Kehinde Wiley is perhaps best known for his portrait of Barack Obama, and the American artist now has a new series of portraiture on display in Paris. Titiled Tahiti, the exhibition features depictions of Tahiti’s Māhū community, the Polynesian term for people who are a gender other than male or female.
The bold colors and settings make direct reference to the iconic works of Paul Gauguin, who first went to Tahiti in 1890. Wiley’s new series examines and celebrates the identity of Tahiti’s trans community, questioning the social construct of gender while also challenging the colonial gaze found in Gauguin’s Tahiti paintings. On display in Paris, the exhibtion also reexamines France’s own colonial legacy.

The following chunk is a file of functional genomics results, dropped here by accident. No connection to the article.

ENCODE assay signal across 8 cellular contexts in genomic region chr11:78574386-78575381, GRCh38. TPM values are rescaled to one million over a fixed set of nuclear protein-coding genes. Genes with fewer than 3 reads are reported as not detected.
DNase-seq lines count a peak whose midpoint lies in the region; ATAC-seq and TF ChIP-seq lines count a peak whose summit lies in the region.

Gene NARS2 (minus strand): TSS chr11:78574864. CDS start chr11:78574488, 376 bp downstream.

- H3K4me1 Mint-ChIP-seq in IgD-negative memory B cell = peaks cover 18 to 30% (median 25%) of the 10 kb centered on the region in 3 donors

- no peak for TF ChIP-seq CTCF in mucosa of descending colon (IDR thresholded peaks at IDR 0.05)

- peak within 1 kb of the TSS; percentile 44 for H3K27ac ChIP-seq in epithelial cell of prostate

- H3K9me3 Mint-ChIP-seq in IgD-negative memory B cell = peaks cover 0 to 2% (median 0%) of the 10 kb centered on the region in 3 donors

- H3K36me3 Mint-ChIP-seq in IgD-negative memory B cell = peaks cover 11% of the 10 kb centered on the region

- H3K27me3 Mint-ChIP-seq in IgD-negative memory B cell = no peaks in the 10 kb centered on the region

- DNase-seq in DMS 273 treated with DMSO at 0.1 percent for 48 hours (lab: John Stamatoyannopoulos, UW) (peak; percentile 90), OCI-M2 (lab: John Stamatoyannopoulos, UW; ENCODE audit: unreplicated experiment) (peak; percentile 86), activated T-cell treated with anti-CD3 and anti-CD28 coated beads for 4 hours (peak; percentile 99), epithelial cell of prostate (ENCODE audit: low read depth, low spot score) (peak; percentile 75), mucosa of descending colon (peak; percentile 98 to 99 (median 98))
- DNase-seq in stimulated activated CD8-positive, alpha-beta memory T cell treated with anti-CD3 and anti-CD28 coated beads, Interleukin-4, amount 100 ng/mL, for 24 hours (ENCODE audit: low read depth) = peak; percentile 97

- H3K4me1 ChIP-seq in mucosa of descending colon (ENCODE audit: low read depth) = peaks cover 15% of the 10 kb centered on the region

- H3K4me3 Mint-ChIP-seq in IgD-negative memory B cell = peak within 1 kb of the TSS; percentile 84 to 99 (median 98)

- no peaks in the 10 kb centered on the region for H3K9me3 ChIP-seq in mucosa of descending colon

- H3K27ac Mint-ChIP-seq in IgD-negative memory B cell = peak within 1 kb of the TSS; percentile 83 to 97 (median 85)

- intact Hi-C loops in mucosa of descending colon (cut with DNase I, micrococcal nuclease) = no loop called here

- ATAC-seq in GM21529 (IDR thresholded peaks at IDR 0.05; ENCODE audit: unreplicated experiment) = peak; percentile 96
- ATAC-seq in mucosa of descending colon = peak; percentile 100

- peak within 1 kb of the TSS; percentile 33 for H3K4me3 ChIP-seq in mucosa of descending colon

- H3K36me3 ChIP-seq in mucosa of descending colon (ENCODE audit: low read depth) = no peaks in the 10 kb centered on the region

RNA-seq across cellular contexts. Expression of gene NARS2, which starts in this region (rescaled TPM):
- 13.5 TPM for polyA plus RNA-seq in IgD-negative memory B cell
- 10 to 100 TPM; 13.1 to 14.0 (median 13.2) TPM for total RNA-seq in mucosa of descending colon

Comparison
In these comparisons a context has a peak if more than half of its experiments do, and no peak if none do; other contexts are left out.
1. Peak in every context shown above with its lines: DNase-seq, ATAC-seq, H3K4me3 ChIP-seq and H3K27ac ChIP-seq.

Tahiti is Wiley’s first exhibtion in Paris since his 2016 showing at the city’s Petit Palais. The exhibition at Galerie Templon will include a video installation depicting his time spent in Tahiti, in addition to the paintings. The show will remain on display until July 20.
Wiley was born in Los Angeles and has had solo exhibtions in cities such as St. Louis, New York and Brussels. His previous works have depicted subjects from around the world, focusing on the regions of North America, South Asia and West Africa. His 2018 portrait of President Barack Obama marked the first time an African-American artist painted an official U.S. Presidential portrait, and was revealed alongside Amy Sherald‘s portrait of former First Lady Michelle Obama.
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